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Navigating the World of Employee Benefits for Small Tech Companies and Startups

Navigating the World of Employee Benefits for Small Tech Companies and Startups

All businesses, from tech startups to small and midsize businesses, need great employees. Part of attracting and retaining top talent requires companies to offer a robust benefits package. But for many small tech companies and startups, navigating the world of benefits is a daunting task.

The law requires companies to offer certain benefits to employees. Other benefits are not required by law but are necessary to keep your employees happy. Selecting the right benefits is only part of the battle. Your company then needs to deal with administering those benefits. The following FAQs will provide you with guidance on selecting your company's benefits.

What are Employee Benefits?

Employee benefits are indirect compensation paid to an employee beyond their regular salary. Benefits can be cash, such as a bonus, or non-cash, like PTO and healthcare.

Which Benefits are Mandatory?

Some benefits provided to employees are mandatory. Every employer must pay into a state and federal unemployment insurance program. This program provides unemployment benefits to people out of work and is a benefit to your employees if they ever find themselves unemployed. 

Workers' compensation insurance is another mandatory benefit. All eligible employers must carry workers' compensation coverage to help employees injured on the job cover their lost wages and medical bills. 

Social Security and Medicare are also mandatory benefits all employers must provide. Companies pay a portion of the employee's Social Security and Medicare which, benefit your employees in retirement.

Which Benefits are Voluntary?

Voluntary benefits are a more broad category. Employers can get creative with the benefits they offer. As you decide what voluntary benefits you want to offer, think about what competitors are offering by conducting a market analysis. You want to offer a significant benefits package to help you attract and retain top talent in your industry. Without a substantial benefits package, many candidates will walk away and take a job elsewhere.

Some benefits could include:

  • Life insurance
  • Retirement accounts
  • Disability insurance
  • Tuition reimbursement
  • Gym membership
  • Wellness programs
  • Telecommuting
  • Free coffee and food

Let's focus on one benefit that straddles mandatory and voluntary — health insurance. Companies are not required to offer health coverage to employees unless they meet certain criteria, namely, by having more than 50 qualified employees. This is important to note because your company may not meet that criteria now, but you surely will soon. 

What is benefits administration?

Benefits administration is the process of creating, managing, and updating your company's employee benefits. Your HR team usually manages the benefits administration process. They should have experience selecting and administering health plans, managing PTO, handling FMLA requests, and selecting and managing retirement account options.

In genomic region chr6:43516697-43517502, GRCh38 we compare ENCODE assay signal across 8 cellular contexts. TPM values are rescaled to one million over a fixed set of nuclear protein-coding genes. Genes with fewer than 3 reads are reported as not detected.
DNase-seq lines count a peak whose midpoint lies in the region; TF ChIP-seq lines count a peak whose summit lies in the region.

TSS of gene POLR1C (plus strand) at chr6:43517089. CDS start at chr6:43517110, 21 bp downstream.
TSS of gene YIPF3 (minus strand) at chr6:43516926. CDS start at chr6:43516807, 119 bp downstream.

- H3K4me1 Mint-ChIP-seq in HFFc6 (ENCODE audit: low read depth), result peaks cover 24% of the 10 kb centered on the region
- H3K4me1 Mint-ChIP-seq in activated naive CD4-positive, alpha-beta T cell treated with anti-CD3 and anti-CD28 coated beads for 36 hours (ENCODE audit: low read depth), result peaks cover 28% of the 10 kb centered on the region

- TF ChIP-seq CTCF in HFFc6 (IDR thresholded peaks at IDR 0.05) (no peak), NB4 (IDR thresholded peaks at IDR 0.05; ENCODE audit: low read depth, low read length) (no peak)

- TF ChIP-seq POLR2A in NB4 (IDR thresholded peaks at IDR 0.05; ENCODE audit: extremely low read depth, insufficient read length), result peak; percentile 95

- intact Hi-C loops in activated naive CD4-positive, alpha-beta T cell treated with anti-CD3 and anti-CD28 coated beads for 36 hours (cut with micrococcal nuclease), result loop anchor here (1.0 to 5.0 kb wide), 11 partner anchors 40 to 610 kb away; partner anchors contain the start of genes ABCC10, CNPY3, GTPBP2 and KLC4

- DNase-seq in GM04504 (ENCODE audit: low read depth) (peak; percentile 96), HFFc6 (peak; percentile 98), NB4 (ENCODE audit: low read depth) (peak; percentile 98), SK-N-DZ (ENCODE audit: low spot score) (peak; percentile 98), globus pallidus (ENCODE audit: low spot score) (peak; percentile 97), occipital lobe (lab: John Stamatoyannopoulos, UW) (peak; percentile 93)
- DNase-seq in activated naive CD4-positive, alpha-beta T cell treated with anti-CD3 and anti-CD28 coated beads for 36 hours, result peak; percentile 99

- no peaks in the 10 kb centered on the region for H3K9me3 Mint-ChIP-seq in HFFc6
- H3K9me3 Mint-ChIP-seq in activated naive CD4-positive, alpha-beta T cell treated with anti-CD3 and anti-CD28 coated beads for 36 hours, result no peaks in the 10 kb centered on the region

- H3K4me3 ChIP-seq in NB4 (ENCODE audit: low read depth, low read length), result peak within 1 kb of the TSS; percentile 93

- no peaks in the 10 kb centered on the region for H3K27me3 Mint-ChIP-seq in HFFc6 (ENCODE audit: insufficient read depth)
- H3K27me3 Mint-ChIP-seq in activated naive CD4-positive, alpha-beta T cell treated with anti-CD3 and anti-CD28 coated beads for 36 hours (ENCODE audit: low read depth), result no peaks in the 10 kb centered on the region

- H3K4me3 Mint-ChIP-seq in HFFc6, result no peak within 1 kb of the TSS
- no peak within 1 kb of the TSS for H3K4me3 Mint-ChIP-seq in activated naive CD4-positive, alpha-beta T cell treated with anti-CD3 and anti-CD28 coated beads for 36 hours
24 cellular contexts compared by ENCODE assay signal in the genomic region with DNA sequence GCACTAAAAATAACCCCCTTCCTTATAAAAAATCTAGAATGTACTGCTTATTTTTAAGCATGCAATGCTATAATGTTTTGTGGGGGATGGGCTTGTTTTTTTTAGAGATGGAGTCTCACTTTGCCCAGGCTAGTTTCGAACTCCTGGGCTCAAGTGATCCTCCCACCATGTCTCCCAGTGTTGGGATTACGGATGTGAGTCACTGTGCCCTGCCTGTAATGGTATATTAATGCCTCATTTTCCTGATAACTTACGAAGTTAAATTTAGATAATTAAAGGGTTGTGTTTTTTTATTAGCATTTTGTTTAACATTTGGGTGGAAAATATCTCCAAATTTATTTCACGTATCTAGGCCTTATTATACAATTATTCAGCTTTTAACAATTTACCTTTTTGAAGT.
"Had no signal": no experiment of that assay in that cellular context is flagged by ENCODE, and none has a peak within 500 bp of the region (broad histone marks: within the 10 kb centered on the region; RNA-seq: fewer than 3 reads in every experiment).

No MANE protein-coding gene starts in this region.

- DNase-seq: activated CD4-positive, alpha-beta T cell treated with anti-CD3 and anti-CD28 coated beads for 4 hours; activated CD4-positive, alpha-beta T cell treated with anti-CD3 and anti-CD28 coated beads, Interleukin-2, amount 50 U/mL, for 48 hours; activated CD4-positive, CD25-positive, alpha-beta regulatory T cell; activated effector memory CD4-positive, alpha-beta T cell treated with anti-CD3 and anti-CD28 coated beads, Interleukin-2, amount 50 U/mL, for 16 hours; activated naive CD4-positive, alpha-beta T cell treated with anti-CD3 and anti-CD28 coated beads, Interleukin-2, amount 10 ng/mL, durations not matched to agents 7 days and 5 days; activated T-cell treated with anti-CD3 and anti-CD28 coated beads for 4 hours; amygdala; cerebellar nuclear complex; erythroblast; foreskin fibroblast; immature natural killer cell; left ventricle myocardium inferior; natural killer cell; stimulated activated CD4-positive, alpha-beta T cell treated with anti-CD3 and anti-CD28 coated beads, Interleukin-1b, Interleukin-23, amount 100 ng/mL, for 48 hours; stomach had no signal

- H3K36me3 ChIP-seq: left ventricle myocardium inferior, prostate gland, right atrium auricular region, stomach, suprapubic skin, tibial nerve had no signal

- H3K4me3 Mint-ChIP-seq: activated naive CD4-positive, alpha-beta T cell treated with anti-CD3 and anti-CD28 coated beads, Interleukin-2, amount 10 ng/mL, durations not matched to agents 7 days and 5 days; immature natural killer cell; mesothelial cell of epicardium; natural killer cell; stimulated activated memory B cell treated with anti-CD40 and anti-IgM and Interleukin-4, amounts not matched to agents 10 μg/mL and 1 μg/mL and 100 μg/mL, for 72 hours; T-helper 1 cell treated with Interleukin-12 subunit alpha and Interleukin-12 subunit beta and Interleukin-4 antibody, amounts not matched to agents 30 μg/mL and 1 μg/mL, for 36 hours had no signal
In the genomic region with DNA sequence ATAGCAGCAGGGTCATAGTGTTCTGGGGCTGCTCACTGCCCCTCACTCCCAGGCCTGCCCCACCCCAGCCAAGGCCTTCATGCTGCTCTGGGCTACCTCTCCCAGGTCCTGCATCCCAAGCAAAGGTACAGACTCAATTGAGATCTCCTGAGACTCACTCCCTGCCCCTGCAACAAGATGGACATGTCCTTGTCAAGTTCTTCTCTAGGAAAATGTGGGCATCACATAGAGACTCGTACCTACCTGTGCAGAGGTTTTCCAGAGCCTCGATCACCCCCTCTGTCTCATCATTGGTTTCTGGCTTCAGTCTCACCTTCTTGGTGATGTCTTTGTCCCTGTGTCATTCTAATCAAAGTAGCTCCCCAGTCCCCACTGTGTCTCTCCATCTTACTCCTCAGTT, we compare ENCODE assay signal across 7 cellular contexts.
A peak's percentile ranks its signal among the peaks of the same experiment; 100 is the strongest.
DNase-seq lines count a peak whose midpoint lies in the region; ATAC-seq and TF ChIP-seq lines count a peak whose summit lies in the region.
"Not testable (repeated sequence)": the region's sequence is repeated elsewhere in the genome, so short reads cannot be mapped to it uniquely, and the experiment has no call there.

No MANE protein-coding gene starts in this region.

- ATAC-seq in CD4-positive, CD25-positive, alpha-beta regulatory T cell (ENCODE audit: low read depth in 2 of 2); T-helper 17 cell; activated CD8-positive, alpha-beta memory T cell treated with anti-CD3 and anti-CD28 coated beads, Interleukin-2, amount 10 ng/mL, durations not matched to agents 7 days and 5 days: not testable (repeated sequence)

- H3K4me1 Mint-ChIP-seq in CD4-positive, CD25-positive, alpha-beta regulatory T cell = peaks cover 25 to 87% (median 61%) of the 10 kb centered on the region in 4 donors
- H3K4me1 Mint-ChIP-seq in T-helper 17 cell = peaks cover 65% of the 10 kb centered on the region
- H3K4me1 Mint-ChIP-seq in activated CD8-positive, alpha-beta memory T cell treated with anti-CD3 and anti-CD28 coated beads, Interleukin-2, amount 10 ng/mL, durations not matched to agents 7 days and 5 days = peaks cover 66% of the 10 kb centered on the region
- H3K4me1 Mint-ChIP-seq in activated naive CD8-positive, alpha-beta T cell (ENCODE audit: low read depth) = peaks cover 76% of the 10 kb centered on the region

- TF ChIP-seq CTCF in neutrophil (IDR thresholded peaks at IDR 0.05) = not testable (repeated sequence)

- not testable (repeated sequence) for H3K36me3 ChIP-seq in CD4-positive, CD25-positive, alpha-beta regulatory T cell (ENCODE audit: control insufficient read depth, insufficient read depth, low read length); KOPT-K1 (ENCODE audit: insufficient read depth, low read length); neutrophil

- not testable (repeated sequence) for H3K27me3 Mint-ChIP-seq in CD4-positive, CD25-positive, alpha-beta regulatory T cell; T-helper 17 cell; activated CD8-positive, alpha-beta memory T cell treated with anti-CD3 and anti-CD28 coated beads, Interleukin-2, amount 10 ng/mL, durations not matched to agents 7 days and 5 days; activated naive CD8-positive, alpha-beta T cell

When managed well, your employees will appreciate their benefits and not look elsewhere for work. But when mismanaged, it can create a cumbersome and frustrating experience for your team, which could lead them to leave your company. 

How is the cost of benefits determined?

Price is the biggest factor for small tech companies and startups. Weigh the cost of the benefit against the return you get from your employees. Specifically, when you are looking for insurance options, it's hard to find a healthcare insurer who can provide you with quality coverage at a reasonable cost.

All insurance analyzes risk. If your company is small, you have a small amount that you pay each month in premiums, so if someone gets seriously ill, the insurance company may lose money on your account. When a company is larger, they have risk pools which allow the insurer to diversify the risk. 

How does a Small Business Purchase Benefits?

Purchasing health coverage without guidance is a complex and convoluted process. You have to evaluate each plan, determine what it covers and what it does not cover, and weigh that against the monthly premium and how much your company will contribute.

A benefits broker can help you with this process. They look at the team you have and provide you with some options, based on their analysis and your criteria. But an outside benefits broker makes money by selling you a pricier plan. 

Partnering with a Professional Employer Organization (PEO) is your best bet. You get the advantage of pooling resources with other companies to get better benefits at a lower cost. You get guidance about what plans make the most sense for your organization. And you have a trusted advisor who will work hard to make sure your company remains compliant.

How is a PEO Different?

Aligning with a PEO means your company can get better, more affordable benefits. When you partner with a PEO, you gain access to their benefits masterplan negotiated on behalf of thousands of worksite employees by experts. 

Besides getting more affordable benefits, a PEO will handle your payroll, remit taxes, and manage your benefits administration. This means you do not need to have an in-house team of experts who do this for you. If you have a benefits broker you like and have developed a relationship with, you may keep working with that broker even while using a PEO. 

Your ability to offer top-notch benefits can make the difference in your company's success. It's the best way for you to hire the best and keep the best employees. With a PEO, you access those benefits at a lower price than your similarly-sized competitors.

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Benefit Administration, HR Outsourcing